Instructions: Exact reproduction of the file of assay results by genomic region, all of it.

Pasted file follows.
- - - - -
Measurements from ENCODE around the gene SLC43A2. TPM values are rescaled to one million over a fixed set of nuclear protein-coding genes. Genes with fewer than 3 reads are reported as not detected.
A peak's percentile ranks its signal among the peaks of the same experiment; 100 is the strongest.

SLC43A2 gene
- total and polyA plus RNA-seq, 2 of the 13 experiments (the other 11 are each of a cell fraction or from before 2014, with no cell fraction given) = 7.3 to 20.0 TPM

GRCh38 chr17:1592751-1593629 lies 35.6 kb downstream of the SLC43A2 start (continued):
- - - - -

Measurements from ENCODE around the gene SLC43A2. TPM values are rescaled to one million over a fixed set of nuclear protein-coding genes. Genes with fewer than 3 reads are reported as not detected.
A peak's percentile ranks its signal among the peaks of the same experiment; 100 is the strongest.

SLC43A2 gene
- total and polyA plus RNA-seq, 2 of the 13 experiments (the other 11 are each of a cell fraction or from before 2014, with no cell fraction given) = 7.3 to 20.0 TPM

GRCh38 chr17:1592751-1593629 lies 35.6 kb downstream of the SLC43A2 start (continued):